As of now, no UN member state has recognized Transnistria independence. The region remains under Russian administrative and military control and heavily relies on Russia’s financial injections. However, the breakaway region has one significant advantage: Moldova’s largest electricity plant, Russian-owned Cuciurgan, is located in Transnistria. Receiving Russia’s Gazprom gas supplies free-of-charge, Transnistria subsequently sells this electricity to Moldova, making up around 70% of the country’s power supply.

Alongside Transnistria's challenges, the southwestern region of Gagauzia, inhabited primarily by the Turkic-speaking Christian Gagauz people, presents a different challenge. Moldova’s drive towards potential reunification with Romania ignited fears among the Gagauz, who perceived it as a threat to their unique cultural and linguistic heritage. In 1991, the Gagauz also declared independence, yet the Moldovan central government opted for dialogue over confrontation. By 1994, negotiations resulted in the Law on the Special Legal Status of Gagauzia, granting the region autonomy within Moldova. Today, Gagauzia enjoys a considerable degree of self-rule but continues to demonstrate pro-Russian inclinations.

Map of Moldova's regions

Moldova's regions. CC-BY-CA 4.0 Julieta34

Russian propaganda, Moldova edition

Russia’s disinformation and propaganda campaigns aim to advance Moscow’s geopolitical interests by undermining trust in democratic institutions and exploiting societal divisions in a targeted country. It is often hard to attribute these campaigns to Russia due to the covert nature of these activities and Russia’s ability to tactically adapt its campaigns to various contexts and targets. Similar to other countries targeted by Russian disinformation, Moldova has seen the spread of three main narratives. 

Undermine the government of the country. The narrative discredits the leadership of President Maia Sandu and her pro-European stance by painting her government as weak, inefficient, and susceptible to external Western influences. Disinformation campaigns spread false stories or exaggerated claims about potential economic hardships, loss of cultural identity, and the erosion of Moldovan sovereignty under European directives. The objective is to induce scepticism about, and amplify the purported risks of, European integration.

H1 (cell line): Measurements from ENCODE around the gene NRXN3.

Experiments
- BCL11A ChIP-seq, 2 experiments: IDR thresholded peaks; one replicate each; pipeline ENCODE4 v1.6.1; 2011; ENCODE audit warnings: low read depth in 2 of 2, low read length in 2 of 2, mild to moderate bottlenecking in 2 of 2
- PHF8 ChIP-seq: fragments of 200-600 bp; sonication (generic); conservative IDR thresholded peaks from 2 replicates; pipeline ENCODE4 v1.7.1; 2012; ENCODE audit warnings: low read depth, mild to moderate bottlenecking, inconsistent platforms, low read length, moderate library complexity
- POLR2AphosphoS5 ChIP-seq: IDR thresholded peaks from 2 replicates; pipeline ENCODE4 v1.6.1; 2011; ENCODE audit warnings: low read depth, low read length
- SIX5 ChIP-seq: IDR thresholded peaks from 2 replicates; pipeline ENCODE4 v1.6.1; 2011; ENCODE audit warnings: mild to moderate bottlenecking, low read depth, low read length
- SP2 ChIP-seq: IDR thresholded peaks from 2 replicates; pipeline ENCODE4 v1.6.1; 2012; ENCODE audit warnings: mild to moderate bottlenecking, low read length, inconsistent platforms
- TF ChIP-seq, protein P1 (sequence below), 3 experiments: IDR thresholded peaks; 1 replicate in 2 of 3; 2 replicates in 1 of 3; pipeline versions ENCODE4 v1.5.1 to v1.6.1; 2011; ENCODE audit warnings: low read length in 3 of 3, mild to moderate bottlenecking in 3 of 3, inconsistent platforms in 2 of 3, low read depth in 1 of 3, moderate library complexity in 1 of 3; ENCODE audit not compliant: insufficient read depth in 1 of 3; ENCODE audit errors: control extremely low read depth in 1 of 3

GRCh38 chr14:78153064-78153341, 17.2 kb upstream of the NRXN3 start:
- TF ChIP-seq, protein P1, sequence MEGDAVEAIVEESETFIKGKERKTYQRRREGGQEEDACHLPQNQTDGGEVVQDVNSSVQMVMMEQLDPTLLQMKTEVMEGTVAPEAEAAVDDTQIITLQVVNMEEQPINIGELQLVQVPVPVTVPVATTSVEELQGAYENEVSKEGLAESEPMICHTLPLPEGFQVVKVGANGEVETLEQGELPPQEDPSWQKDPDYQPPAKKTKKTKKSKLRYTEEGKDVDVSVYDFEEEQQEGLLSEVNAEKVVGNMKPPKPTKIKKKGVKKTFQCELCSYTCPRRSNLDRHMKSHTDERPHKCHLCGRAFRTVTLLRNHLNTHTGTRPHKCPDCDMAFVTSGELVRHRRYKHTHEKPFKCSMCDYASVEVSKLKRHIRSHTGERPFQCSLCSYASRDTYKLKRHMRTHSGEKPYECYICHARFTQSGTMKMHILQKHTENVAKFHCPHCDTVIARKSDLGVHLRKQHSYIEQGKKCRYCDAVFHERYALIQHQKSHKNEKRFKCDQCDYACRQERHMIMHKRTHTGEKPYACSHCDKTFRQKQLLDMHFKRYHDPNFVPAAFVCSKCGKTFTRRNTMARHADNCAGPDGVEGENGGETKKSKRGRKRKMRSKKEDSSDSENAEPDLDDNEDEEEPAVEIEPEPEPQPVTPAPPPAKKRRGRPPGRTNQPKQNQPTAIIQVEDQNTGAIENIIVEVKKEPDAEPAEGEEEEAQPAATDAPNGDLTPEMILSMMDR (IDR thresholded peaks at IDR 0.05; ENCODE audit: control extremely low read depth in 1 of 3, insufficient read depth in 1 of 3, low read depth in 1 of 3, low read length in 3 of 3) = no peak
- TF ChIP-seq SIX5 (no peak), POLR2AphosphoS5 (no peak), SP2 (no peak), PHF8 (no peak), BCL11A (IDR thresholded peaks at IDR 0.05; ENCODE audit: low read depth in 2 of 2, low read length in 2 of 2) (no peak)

Build up Russia. This narrative is twofold: first, it stresses the cultural, historical, and economic connections between Moldova and Russia, sentiments of Slavic brotherhood, shared Orthodox Christian faith, and the long-standing trade ties. Second, this narrative portrays Russia as a stabilizing force, a counterbalance to the allegedly aggressive Western policies. The key idea of such propaganda campaigns is to emphasize Russia's role in ensuring peace in the region, its willingness to provide economic support to Moldova, and the benefits of Moldova’s closer ties with the Russia-run Eurasian Economic Union.

Disparage Western partners. Such disinformation campaigns aim to vilify Moldova’s Western partners to discourage closer ties between them. Romania is depicted as an expansionist neighbour seeking to annex or dominate Moldova. The European Union is portrayed as a demanding partner, keen on imposing its conditions on Moldova without providing any benefits in return. There is also a consistent attempt to portray the EU as a sinking ship, embroiled in internal crises, and thus an unreliable partner for Moldova. NATO narratives are more alarmist, suggesting that any affiliation with the alliance would jeopardize Moldova's neutrality and drag the country into conflicts.

Protests in Chisinau 2009

Protests in Moldova's capital Chisinau in 2009, after the parliamentary election. VargaA, CC-BY-SA 4.0

Spreading Russian propaganda

Russia propaganda in Moldova is distributed via a number of key channels. Russia-linked TV channels and radio stations, infamous for their role in spreading disinformation and propaganda, have an especially pronounced influence over older inhabitants. Until 2023, Moldova’s media landscape was dominated by channels controlled by pro-Russian oligarch Ilan Șor and the Socialist Party of the Republic of Moldova (PSRM). The PSRM, in particular, stands out as a potent media force overseeing a range of six or seven primary TV stations and an array of news portals, Telegram channels, and print outlets. To counter their influence, Moldova suspended broadcasting licences of a dozen of pro-Russian TV channels, including those owned by Ilan Șor, in the course of 2022-2023. Moldova also banned TV channel from broadcasting news and analysis programs from Russia, allowing broadcasts in Russian of only entertainment shows and movies.  Additionally, the number of TV channels, obliged to produce at least 80% of content in Romanian, has been increased.

Nevertheless, Moldova’s regulatory body for media, the Audiovisual Council, cannot fully enforce the ban on Russian-linked TV channels and radio stations. TV channels and radio stations in breakaway Transnistria, which Moldova does not control, also actively spread Russian disinformation, which at times have a spillover effect in Moldova’s government-controlled territories. Russian radio stations, for instance, hijack the frequencies of Romania-language radio stations just a mere 40 kilometres away from the capital of Chișinău, broadcasting Russian propaganda content banned in Moldova. This enforcement deficiency translates into regional discrepancies across the country. Russian mass media also maintains notably strong influence in Gagauzia, where the population is still largely pro-Russian.